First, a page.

Instead, we should think of it as a simple, convenient and relaxing means of treating the symptoms of arthritis, like chronic pain and joint stiffness.
On that note, however, medical studies have begun to illuminate the health benefits of infrared sauna use in the context of arthritis patients, which has been shown to offer legitimate signs of treating pain in those patients.
More specifically, a pilot study from Clinical Rheumatology found that there was a “significant” impact on the short-term improvement of pain and stiffness in sufferers of arthritis, with the authors noting a “trend towards long-term beneficial effects” of infrared sauna use for these patients, as well as the fact that infrared saunas have had “no adverse effects” for the users. They also pointed out that their results indicated that “fatigue also decreased” in their patients.
Another study from the University of Twente asked arthritis sufferers to measure and rate their pain before and after using an infrared sauna, with their results showing that “pain and stiffness improved significantly during treatment,” with the mean improvement rated anywhere between 40-60% specifically for arthritis pains. The authors noted that “infrared whole-body hyperthermia has statistically significant positive direct effects upon pain and stiffness in rheumatoid arthritis patients.”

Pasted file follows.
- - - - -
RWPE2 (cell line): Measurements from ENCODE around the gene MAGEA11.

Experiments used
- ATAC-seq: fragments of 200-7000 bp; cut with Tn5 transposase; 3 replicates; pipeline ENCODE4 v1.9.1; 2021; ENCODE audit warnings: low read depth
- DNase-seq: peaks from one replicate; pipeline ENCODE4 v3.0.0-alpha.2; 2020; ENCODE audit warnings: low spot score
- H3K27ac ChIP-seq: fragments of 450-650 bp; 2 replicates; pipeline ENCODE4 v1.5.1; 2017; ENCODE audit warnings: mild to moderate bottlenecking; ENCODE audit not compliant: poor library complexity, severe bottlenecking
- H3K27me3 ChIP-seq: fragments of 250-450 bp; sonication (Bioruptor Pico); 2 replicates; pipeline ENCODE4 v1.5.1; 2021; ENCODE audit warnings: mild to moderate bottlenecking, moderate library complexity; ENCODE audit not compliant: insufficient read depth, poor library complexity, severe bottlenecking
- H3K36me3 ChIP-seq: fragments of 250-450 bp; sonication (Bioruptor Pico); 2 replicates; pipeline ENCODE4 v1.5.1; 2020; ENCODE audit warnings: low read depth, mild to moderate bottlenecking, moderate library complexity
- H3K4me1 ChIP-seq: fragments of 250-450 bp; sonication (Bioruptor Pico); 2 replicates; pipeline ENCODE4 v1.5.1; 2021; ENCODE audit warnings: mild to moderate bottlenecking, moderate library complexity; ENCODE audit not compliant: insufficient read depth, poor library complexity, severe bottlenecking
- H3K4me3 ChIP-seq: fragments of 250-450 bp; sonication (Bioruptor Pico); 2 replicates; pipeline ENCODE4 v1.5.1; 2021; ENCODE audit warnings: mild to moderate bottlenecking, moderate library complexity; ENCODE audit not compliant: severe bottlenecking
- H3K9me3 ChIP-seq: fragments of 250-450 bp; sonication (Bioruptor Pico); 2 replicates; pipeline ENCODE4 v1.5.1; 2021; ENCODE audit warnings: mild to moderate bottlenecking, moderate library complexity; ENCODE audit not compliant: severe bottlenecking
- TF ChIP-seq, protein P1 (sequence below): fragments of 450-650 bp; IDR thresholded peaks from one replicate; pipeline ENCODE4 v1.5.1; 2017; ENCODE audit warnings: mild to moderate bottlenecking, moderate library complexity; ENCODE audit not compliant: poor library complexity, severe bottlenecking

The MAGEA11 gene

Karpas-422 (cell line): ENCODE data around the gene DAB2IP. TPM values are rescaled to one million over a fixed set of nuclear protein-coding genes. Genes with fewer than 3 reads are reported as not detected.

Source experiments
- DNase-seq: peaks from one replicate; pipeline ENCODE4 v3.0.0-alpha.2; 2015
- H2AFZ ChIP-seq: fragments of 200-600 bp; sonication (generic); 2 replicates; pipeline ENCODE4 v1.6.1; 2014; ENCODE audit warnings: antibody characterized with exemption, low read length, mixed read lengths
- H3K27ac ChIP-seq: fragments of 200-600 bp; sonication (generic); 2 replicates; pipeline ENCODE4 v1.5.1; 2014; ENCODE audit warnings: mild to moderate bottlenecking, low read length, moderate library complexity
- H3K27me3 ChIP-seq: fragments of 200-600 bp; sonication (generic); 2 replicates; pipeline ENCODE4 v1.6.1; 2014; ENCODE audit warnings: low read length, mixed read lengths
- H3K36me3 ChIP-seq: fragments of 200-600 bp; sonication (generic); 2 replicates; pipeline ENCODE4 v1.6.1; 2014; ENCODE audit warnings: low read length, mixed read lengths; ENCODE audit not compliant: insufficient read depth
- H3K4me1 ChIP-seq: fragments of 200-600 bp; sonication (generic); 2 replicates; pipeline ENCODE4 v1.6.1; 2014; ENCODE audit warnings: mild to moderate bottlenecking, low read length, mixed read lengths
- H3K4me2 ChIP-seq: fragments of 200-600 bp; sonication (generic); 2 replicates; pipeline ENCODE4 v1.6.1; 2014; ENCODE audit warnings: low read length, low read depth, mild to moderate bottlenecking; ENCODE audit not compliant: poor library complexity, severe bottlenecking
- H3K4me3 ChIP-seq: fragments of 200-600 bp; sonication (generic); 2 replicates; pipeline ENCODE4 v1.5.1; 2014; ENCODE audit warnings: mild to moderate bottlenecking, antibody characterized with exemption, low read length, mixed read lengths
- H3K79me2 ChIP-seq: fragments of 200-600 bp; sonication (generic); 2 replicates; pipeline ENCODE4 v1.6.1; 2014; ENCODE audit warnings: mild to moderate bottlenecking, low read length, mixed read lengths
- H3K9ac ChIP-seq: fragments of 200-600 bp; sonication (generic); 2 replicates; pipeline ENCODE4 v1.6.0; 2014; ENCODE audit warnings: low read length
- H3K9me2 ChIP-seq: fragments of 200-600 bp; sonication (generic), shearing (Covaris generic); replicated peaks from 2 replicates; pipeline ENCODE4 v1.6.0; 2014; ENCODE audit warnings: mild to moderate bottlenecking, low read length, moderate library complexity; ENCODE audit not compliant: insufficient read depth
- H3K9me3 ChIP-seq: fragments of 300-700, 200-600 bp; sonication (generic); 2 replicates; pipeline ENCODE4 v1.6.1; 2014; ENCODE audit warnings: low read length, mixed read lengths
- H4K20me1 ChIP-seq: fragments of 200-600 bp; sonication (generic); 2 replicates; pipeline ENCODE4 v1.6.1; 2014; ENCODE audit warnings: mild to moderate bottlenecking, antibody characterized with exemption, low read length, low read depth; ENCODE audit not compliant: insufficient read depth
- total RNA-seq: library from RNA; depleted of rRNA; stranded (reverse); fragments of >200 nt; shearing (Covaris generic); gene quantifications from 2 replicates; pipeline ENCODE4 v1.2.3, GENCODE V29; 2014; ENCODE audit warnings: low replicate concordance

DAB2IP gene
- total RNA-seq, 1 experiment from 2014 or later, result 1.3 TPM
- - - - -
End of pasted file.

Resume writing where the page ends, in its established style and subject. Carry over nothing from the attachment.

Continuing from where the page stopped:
How Does an Infrared Sauna Help Alleviate Arthritis Pain?
It’s widely believed that as our bodies soak up the light energy inside an infrared sauna, the energy penetrates around 5cm into our skin tissue and our muscles.
This heat energy is absorbed by our bodies, which promotes the spread of oxygen-rich blood throughout our circulatory system as our blood vessels dilate.